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Do you have a container, or two, filled with flowers or maybe a succulent? Chances are you do. Many of us settle for the bland shades of brown or beige when choosing pots and miss out on an excellent opportunity to add interest and color to our outdoor spaces.

I am a strong proponent ditching boring neutrals in favor of colorful pots with unique shapes and textures in my ongoing attempt to encourage people to think of plant containers as outdoor decor. As a result, I was thrilled with I was contacted by Annette Gutierrez, one of the authors of Potted: Make Your Own Stylish Garden Containers and asked to review her book.

Innertube from an old tire converted into a planter at the Tucson Botanical Garden.

Within the pages of Potted, Annette and her co-author, Mary Gray, inspire as they show the reader how to create unique and unusual containers that create instant interest.

During my garden travels, I seek everyday items that are reimagined and converted into unorthodox planters such as a recycled tire innertube. 

Annette and Mary refer to themselves as decorators rather than gardeners and own a store in Los Angeles, aptly named Potted where they create innovative receptacles for plants using everyday items such as cinderblock, PVC pipe, and even old wood doors to name but a few. 

If you have ever shopped for colorful or unique containers, you’ve undoubtedly experienced sticker shock at the high prices and settled for a boring, but sturdy terra-cotta pot. Over twenty container ideas await the reader, each of which, meet the following criteria:

  • It must be affordable
  • Materials must be easy to find
  • A good DIY project for the average person

I must admit that after finishing the book, I was looking at ordinary items like paint cans and plastic garbage pails in a different light – decorated and filled with plants.

**UPDATE: The giveaway is over, but you can always order your own copy of Potted.

Disclosure: I received a copy of ‘Potted’ free of charge for my honest review.

Do you have any plants that need extra water? Maybe you have some plants that aren’t connected to your irrigation system, or maybe you don’t even have an irrigation system and use a hose to water your plants instead. It may be that you have cactuses or other succulents that only need water every few months.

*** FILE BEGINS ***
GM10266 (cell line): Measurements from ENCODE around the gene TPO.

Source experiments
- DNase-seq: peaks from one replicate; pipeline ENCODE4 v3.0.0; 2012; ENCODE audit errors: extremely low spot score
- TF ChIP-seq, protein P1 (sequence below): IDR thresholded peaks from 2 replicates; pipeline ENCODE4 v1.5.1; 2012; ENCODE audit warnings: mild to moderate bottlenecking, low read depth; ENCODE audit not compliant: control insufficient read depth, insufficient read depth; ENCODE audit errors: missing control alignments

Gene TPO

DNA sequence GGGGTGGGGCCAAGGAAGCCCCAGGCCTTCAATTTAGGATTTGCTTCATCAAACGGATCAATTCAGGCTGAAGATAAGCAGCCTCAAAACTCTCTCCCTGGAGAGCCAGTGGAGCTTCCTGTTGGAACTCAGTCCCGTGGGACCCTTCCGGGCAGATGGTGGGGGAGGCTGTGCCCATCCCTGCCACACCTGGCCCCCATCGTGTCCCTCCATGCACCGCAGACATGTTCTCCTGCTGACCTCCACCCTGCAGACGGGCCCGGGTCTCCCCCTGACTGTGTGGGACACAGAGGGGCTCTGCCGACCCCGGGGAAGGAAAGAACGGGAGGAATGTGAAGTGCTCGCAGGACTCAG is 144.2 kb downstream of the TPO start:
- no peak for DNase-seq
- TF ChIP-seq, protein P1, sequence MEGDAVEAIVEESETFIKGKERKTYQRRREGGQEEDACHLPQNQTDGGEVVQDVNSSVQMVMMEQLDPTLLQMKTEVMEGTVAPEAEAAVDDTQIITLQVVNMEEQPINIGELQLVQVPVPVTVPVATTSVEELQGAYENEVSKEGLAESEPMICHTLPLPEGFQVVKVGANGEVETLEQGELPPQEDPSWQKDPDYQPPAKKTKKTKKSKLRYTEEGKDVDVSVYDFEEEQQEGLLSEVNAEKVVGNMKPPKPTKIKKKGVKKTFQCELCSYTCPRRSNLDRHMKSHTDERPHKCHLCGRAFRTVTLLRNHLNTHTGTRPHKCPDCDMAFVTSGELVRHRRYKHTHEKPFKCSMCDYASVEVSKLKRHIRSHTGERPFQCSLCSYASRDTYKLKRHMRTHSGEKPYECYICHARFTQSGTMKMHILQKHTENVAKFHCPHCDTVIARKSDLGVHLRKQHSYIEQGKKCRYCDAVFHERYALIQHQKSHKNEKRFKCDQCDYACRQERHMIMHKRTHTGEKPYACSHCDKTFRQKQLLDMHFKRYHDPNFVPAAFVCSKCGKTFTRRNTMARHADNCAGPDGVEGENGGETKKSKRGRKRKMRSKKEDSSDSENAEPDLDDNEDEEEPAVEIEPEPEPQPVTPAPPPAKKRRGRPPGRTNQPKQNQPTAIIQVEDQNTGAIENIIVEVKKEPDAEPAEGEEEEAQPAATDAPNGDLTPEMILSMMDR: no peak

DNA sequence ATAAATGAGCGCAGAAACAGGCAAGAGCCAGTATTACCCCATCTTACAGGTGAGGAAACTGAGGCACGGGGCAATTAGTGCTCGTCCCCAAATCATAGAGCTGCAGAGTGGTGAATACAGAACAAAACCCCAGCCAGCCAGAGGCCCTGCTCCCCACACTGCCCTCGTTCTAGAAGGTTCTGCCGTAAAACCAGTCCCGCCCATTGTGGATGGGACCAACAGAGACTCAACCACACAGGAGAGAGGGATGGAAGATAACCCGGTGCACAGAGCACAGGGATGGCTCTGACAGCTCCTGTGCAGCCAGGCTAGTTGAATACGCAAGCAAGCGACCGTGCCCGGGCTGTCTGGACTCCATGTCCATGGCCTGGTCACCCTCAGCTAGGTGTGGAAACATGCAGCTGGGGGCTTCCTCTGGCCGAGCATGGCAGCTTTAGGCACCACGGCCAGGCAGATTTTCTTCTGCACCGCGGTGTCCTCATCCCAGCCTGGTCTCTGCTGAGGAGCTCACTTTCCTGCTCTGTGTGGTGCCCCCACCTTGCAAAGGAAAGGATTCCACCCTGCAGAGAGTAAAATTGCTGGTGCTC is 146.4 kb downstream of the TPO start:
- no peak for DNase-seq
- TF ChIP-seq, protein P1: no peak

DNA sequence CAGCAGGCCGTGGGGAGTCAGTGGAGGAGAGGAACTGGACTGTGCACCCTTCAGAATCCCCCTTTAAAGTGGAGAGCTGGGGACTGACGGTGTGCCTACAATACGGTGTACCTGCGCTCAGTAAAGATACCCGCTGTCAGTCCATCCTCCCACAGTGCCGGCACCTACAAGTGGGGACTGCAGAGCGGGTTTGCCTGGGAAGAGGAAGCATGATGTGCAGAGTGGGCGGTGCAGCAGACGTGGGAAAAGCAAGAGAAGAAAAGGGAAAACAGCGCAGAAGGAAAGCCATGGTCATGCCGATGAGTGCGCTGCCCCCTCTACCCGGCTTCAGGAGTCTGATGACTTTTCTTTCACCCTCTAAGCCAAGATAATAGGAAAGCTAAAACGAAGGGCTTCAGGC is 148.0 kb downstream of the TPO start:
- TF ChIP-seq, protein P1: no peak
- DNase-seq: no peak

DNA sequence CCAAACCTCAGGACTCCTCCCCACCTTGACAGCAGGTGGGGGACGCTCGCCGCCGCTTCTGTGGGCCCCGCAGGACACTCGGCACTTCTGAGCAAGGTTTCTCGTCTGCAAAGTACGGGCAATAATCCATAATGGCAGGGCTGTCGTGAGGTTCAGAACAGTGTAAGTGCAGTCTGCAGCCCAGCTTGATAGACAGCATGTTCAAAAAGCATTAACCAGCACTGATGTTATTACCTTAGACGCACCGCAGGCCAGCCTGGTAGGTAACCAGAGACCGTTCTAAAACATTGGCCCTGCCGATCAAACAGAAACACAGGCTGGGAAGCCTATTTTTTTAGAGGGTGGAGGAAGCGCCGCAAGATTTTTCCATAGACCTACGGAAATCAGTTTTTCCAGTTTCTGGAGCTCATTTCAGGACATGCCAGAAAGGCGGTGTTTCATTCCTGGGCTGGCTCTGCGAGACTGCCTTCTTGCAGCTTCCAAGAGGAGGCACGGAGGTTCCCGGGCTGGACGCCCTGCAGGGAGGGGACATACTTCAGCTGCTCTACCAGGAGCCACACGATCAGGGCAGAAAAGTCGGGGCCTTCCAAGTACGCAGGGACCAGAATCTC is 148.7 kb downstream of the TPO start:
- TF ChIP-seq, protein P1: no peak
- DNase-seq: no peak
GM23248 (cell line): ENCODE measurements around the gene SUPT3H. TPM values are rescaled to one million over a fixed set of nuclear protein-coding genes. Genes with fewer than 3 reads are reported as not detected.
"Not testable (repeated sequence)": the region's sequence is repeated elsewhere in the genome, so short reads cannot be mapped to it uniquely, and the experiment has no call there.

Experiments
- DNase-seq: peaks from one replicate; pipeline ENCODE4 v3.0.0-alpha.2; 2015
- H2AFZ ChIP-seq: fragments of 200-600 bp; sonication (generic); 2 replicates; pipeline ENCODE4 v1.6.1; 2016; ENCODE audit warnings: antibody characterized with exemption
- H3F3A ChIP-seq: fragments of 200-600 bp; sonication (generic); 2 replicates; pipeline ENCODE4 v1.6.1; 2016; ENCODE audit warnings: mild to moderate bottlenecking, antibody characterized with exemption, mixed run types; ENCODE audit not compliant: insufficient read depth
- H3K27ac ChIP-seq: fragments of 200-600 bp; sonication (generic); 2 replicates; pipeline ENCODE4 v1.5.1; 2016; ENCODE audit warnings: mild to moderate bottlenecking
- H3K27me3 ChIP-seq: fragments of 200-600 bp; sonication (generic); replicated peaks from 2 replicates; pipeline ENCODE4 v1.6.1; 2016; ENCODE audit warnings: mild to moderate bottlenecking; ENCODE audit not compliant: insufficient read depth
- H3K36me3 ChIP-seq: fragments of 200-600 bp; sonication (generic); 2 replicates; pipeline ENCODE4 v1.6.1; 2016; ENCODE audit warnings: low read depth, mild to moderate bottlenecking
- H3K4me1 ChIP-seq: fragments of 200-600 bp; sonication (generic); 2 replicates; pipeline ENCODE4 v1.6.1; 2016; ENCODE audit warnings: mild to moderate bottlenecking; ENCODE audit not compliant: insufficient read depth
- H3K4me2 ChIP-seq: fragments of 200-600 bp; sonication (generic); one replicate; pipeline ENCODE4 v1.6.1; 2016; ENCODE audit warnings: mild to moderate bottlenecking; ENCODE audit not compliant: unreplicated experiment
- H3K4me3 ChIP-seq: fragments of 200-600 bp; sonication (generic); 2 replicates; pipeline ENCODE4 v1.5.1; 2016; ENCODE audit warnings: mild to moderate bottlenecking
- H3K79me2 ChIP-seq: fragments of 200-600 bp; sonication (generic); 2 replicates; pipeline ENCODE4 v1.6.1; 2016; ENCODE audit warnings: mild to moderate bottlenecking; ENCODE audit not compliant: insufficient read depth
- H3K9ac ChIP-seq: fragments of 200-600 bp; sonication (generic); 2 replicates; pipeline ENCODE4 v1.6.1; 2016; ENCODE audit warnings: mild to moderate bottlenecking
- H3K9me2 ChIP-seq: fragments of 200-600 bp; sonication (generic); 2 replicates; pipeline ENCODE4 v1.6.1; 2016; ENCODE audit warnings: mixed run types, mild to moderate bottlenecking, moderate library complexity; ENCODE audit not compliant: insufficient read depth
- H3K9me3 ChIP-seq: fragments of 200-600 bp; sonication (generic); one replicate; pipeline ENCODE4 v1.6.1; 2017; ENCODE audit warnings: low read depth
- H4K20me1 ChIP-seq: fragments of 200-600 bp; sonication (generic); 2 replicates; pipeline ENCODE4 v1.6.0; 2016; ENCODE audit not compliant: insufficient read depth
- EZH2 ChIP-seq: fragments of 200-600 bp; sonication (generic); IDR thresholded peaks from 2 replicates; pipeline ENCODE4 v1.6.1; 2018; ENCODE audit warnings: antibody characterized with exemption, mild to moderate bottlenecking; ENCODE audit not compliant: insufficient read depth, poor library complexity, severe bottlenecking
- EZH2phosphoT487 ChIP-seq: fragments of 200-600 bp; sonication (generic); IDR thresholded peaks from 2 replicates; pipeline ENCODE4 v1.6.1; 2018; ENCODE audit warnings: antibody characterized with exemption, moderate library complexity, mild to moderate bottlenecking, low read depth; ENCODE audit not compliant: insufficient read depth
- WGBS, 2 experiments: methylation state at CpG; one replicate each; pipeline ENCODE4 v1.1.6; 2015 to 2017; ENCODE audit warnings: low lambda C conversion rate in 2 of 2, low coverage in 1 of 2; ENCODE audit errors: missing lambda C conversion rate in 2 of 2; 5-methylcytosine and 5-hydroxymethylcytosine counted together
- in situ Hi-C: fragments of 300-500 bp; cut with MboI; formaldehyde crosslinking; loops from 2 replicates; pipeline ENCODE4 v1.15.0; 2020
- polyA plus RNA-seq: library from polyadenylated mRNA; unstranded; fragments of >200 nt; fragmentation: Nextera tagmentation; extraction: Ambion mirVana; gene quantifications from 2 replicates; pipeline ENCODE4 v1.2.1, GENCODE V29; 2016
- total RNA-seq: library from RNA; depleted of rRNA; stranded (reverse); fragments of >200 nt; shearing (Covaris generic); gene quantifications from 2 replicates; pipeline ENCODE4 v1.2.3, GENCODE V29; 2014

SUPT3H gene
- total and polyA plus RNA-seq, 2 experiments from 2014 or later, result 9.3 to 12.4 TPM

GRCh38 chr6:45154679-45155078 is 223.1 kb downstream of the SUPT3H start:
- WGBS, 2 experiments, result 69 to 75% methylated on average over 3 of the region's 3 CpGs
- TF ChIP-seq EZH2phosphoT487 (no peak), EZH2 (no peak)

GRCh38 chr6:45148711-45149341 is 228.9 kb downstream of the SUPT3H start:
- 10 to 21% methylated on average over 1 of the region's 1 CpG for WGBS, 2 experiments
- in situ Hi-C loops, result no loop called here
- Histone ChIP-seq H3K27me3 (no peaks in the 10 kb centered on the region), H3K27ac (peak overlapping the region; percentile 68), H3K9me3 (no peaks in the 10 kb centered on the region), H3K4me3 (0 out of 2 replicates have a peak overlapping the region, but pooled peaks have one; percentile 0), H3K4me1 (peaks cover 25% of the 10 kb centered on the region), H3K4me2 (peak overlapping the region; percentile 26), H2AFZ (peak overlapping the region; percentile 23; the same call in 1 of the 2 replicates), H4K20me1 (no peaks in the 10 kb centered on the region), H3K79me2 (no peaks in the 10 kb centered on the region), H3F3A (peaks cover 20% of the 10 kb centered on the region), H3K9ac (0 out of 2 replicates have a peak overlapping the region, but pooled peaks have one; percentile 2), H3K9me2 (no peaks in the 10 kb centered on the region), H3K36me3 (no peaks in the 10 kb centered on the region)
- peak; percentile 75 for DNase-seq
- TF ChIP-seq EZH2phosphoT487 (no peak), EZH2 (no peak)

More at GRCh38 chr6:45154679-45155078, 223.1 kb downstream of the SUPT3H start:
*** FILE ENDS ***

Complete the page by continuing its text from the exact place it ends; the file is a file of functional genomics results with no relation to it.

While you can certainly haul out your hose and water each of your thirsty plants, the problem is that the hose puts out water too quickly and the soil can’t absorb it fast enough.  As a result, much of the water simply runs off and doesn’t benefit the plant as much as it should.

 

So, if the time-consuming task of watering plants by hand isn’t your cup of tea, there is a way to make it easier by making your own portable drip irrigation system using a recycled milk jug
This solution is very easy, and I’m sure that you’ll be collecting your used milk jugs instead of throwing them away.

 

To get started, you will need an empty plastic milk jug and a nail.

 

1. Heat the nail using a lighter or stove burner and use the nail to pierce 3 – 4 small holes in the bottom of the milk jug.

 

 

2. Fill the milk jug up with water and put the cap on and carry it upside down and turn right side up and place it next to the plant that needs irrigation. *You can also set the empty milk jug(s) next to your plants and fill with water from the hose.

 

 

3. Slightly loosen the cap, which will allow the water to drip out of the holes at the bottom – this allows the water to penetrate the soil slowly, instead of running off.

 

Once the water has drained out of the bottom of the jug, simply bring your milk jug back inside or hide it behind the plant out of sight. 

 

To keep it from blowing away when it’s empty, you can add an inch of small rocks in the bottom of the jug, which will help weigh it down – the rocks won’t interfere with the water dripping out.

 

 

I usually recommend this method of irrigating cactus, which appreciates getting some extra water during the summer months.

 

This portable drip irrigation system is a great aid for those who live in areas that are suffering from drought where an irrigation system may not exist.

 

**Another semi-permanent variation of this method is to create holes on the sides on the milk jug, instead of on the bottom. Then bury the entire jug next to the plant, leaving just the top exposed. To water your plants, remove the milk cap and fill with water and replace the cap.

 

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